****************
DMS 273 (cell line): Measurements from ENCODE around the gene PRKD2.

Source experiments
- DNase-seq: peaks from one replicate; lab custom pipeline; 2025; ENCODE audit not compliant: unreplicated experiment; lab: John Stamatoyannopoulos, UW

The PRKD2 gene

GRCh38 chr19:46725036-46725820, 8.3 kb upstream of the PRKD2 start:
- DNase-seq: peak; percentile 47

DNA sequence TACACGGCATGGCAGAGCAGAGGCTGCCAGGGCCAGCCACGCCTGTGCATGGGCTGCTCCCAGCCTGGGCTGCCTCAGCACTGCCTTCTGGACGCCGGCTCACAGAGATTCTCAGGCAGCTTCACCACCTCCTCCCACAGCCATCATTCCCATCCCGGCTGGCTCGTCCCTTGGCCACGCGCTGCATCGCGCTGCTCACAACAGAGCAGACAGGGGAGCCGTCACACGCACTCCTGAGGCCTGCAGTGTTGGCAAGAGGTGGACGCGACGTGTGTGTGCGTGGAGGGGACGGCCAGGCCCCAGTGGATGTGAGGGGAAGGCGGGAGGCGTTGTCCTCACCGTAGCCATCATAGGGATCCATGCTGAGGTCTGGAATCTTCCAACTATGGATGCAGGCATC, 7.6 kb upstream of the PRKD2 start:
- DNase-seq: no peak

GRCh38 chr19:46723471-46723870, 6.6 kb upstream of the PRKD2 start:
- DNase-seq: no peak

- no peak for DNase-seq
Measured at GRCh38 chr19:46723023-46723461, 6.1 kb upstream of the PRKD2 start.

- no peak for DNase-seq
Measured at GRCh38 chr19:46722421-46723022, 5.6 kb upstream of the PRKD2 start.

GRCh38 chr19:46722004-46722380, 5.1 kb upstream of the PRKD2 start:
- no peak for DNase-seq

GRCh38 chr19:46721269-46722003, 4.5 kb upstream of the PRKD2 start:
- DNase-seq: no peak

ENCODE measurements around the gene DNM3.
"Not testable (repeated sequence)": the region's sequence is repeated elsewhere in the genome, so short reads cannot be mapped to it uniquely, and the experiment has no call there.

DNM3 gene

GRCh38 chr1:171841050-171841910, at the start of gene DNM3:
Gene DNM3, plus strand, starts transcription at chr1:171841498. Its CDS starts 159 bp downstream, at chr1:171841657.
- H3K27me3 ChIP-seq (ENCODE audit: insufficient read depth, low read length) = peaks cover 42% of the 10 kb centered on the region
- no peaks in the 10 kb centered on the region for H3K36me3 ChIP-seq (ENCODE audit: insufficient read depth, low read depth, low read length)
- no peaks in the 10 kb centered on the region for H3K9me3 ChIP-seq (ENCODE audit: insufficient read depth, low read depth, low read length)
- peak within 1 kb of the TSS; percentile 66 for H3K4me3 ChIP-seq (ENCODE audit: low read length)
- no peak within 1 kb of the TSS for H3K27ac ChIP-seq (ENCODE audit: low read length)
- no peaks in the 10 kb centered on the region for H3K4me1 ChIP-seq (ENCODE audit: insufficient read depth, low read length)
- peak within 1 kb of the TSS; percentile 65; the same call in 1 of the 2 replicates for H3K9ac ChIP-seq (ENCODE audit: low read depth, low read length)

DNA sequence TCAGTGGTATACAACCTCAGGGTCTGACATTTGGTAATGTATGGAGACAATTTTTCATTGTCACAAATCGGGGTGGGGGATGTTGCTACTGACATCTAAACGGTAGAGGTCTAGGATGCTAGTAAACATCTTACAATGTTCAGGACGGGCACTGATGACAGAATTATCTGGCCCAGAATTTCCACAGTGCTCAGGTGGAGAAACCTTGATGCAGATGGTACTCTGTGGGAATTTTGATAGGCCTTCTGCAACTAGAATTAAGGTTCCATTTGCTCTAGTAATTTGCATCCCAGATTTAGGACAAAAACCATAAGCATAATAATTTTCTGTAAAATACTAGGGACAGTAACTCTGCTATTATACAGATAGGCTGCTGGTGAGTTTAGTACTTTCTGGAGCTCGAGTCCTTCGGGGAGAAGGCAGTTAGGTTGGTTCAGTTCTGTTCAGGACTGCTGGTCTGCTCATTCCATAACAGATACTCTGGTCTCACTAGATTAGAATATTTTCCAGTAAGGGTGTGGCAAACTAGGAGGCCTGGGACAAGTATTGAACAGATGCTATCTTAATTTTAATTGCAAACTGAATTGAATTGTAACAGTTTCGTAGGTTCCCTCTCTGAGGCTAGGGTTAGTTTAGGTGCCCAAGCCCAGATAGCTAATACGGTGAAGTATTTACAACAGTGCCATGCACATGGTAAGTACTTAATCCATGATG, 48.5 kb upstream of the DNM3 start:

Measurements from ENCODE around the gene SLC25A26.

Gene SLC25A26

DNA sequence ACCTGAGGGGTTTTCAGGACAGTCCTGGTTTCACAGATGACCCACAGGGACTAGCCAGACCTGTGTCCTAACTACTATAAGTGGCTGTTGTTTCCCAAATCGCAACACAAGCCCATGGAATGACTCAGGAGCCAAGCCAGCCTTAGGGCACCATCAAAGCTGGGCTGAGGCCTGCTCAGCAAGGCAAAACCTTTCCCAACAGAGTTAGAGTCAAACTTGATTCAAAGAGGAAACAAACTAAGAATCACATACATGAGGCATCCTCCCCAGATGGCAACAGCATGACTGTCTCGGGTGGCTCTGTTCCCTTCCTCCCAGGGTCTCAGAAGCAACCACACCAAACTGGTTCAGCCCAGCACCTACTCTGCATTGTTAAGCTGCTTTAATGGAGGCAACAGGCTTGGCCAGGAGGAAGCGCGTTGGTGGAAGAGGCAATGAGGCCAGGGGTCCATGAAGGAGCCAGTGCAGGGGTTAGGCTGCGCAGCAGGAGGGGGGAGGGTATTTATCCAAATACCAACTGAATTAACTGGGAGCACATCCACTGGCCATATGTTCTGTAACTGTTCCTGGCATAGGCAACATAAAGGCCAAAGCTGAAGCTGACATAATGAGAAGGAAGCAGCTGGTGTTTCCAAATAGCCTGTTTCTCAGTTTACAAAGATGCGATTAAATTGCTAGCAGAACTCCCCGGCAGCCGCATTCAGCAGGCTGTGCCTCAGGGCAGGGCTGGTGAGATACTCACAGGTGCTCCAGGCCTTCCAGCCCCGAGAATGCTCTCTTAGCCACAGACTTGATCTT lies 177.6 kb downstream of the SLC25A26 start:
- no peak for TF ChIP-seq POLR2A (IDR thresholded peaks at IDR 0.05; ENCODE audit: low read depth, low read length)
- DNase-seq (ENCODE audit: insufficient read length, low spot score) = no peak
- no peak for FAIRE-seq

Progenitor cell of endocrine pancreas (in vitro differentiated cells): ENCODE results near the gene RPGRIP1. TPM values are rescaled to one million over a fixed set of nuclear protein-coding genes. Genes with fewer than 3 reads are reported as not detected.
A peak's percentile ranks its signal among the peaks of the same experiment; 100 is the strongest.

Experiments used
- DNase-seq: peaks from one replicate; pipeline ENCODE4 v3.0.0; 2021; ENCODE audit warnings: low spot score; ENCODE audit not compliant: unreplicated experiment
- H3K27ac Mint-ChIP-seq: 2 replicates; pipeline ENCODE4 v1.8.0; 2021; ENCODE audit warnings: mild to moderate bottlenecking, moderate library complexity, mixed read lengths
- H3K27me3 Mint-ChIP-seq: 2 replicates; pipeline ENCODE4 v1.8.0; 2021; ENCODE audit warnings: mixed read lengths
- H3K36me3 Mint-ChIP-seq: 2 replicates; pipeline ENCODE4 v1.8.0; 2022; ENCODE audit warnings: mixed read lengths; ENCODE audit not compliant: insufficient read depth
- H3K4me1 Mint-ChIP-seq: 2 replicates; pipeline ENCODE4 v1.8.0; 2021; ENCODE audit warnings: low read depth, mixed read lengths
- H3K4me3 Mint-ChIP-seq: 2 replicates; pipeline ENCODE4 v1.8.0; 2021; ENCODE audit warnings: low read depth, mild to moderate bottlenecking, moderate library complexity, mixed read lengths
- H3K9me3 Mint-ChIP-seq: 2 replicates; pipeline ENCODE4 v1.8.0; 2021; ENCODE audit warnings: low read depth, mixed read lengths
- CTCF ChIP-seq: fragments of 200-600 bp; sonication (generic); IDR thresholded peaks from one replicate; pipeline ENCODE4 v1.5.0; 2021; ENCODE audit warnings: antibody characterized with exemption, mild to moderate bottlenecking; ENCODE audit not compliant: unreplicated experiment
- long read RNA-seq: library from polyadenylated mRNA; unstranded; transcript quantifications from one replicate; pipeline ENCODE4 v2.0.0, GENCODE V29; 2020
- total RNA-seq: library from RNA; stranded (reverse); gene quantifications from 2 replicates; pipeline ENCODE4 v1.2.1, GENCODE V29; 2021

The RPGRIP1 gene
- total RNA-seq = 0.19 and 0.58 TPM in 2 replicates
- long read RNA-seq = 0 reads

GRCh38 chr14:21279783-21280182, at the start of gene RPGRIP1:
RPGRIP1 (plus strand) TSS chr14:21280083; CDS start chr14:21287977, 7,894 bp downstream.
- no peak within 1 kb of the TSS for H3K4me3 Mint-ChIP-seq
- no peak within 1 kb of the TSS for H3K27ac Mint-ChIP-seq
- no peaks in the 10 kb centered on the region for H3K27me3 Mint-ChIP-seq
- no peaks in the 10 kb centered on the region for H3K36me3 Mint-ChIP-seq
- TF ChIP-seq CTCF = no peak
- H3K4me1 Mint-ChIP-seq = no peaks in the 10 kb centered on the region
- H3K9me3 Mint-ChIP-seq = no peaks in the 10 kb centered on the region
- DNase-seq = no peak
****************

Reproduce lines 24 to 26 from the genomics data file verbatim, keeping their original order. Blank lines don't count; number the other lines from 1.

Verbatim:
- H3K27me3 ChIP-seq (ENCODE audit: insufficient read depth, low read length) = peaks cover 42% of the 10 kb centered on the region
- no peaks in the 10 kb centered on the region for H3K36me3 ChIP-seq (ENCODE audit: insufficient read depth, low read depth, low read length)
- no peaks in the 10 kb centered on the region for H3K9me3 ChIP-seq (ENCODE audit: insufficient read depth, low read depth, low read length)